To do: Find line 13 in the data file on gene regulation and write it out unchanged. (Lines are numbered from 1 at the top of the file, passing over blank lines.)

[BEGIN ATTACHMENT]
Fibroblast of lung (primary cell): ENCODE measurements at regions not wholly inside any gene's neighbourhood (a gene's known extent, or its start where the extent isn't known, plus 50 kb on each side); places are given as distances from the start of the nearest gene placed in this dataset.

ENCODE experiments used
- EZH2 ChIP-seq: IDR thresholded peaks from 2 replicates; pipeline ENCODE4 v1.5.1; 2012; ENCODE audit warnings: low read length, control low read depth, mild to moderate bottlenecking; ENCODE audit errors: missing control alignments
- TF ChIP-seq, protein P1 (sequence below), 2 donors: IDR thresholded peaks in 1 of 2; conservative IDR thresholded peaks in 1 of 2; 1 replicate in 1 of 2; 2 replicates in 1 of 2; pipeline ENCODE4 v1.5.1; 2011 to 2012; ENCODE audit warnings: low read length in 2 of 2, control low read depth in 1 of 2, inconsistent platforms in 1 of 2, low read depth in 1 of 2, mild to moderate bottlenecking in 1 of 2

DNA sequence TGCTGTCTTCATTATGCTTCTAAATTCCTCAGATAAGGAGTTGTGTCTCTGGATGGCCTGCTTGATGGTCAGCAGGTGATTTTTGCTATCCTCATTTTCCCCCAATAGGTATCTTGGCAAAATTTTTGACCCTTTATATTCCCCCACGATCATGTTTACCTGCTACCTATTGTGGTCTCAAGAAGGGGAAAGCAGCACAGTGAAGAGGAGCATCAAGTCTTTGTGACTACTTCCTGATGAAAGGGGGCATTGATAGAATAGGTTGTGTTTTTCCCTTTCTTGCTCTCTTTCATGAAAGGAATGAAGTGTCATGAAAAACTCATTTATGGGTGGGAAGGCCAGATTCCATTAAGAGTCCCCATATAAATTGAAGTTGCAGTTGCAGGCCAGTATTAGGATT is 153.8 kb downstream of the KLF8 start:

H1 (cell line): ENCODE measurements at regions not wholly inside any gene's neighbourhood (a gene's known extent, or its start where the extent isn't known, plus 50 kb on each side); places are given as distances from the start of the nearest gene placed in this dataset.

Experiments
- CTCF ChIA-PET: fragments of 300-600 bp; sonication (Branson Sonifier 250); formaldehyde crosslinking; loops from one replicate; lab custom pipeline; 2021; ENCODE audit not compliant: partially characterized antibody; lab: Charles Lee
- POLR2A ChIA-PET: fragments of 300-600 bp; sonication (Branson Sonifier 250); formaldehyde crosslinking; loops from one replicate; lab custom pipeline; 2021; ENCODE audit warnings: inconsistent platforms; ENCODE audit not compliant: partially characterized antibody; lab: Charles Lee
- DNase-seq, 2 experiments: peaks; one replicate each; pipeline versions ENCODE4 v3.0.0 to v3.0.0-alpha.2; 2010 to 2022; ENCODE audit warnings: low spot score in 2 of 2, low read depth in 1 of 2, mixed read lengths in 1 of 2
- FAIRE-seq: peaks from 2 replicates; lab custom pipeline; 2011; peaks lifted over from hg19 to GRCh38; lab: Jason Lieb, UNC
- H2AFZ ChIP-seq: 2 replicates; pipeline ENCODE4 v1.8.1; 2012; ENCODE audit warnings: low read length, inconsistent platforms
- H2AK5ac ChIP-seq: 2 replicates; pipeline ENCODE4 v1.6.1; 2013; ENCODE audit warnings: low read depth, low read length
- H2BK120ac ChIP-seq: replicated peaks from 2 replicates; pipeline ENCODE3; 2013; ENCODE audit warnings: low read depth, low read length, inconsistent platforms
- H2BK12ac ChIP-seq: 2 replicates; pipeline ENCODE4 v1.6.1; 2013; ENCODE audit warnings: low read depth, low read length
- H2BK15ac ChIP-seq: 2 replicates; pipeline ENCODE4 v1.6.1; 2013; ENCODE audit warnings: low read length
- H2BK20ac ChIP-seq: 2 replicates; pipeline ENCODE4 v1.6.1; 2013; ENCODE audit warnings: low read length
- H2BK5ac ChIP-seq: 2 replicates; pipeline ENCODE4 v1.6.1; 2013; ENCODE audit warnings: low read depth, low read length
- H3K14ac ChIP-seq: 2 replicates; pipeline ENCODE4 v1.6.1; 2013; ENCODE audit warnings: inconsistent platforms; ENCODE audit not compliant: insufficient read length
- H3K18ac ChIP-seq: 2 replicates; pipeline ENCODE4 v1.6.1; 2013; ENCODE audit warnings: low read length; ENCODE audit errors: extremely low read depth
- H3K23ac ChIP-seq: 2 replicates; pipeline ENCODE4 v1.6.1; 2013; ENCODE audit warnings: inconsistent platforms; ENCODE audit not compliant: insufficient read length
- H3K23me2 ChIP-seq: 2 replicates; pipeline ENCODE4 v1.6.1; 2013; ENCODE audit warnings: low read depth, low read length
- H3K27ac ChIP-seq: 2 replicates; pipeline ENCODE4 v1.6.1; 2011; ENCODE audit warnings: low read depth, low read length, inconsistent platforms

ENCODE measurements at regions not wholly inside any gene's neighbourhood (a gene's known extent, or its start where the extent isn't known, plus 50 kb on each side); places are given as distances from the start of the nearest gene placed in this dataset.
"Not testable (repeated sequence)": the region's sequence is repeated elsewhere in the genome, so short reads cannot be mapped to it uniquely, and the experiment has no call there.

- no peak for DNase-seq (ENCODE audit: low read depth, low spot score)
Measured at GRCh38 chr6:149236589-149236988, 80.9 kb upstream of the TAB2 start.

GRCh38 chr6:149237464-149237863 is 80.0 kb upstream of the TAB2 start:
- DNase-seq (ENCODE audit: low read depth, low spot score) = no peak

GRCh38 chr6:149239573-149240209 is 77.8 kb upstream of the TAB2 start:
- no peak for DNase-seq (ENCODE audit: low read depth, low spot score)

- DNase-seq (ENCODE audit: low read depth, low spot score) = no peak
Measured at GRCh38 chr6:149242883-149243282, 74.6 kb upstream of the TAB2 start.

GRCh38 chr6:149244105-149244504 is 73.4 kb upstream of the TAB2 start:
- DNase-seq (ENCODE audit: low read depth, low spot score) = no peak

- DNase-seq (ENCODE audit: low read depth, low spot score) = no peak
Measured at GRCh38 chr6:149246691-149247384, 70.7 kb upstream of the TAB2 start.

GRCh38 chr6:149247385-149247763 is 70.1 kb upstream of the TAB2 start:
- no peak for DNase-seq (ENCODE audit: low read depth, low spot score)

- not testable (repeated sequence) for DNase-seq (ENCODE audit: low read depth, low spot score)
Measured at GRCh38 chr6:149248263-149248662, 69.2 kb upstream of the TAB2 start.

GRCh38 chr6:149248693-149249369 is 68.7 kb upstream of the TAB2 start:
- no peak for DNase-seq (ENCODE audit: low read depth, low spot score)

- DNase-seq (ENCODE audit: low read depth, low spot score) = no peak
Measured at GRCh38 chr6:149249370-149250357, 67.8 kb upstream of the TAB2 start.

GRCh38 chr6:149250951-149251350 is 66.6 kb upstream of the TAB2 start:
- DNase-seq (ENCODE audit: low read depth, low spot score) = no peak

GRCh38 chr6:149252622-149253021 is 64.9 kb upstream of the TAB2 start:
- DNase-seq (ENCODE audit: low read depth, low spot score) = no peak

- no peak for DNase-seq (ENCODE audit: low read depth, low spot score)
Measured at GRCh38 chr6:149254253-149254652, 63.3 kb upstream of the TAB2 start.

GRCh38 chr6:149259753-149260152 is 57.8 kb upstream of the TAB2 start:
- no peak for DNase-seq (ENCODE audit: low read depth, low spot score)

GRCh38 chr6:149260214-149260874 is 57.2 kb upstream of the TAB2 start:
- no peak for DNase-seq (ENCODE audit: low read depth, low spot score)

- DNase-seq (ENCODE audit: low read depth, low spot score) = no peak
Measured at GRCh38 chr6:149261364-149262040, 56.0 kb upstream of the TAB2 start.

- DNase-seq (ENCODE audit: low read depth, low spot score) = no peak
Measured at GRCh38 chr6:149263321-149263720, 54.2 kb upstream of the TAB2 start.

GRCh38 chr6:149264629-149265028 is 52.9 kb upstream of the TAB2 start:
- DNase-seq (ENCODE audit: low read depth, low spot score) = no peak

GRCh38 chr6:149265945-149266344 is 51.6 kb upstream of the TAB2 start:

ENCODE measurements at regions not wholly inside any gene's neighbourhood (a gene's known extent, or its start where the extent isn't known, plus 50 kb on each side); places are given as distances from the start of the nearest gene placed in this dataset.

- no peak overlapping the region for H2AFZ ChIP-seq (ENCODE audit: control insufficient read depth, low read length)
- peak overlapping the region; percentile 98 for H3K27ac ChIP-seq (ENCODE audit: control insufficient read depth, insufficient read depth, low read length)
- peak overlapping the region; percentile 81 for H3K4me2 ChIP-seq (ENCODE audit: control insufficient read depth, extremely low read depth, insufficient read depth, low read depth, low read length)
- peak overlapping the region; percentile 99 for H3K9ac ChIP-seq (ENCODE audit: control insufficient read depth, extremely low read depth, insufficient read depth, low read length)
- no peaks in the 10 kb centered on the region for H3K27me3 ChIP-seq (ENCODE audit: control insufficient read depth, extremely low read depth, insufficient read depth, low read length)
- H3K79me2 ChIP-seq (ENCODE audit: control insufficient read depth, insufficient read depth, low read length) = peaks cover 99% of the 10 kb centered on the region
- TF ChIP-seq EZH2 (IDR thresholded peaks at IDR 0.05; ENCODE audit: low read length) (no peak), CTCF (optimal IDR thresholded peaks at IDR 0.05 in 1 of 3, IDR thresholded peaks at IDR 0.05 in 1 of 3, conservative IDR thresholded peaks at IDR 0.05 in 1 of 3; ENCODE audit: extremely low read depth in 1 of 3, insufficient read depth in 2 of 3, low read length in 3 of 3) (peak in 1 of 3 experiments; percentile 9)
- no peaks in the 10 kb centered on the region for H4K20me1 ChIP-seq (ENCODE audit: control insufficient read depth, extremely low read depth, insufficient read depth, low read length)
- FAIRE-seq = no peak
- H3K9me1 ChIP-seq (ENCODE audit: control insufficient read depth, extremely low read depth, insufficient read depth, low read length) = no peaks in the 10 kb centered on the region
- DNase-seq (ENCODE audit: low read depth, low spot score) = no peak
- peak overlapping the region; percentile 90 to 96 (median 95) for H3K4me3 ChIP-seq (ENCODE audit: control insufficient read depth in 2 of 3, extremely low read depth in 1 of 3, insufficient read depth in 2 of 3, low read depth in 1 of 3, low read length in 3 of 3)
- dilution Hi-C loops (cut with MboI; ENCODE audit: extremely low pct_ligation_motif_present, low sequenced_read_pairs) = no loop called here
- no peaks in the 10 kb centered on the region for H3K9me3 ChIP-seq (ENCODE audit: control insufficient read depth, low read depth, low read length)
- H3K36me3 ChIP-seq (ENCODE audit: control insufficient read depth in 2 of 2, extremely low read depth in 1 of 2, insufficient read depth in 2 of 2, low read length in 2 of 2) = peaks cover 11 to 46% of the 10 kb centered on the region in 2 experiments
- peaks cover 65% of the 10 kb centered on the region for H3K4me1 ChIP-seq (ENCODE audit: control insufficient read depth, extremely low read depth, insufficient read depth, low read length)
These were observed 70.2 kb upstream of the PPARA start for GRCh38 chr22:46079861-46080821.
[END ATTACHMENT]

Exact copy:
- H2AK5ac ChIP-seq: 2 replicates; pipeline ENCODE4 v1.6.1; 2013; ENCODE audit warnings: low read depth, low read length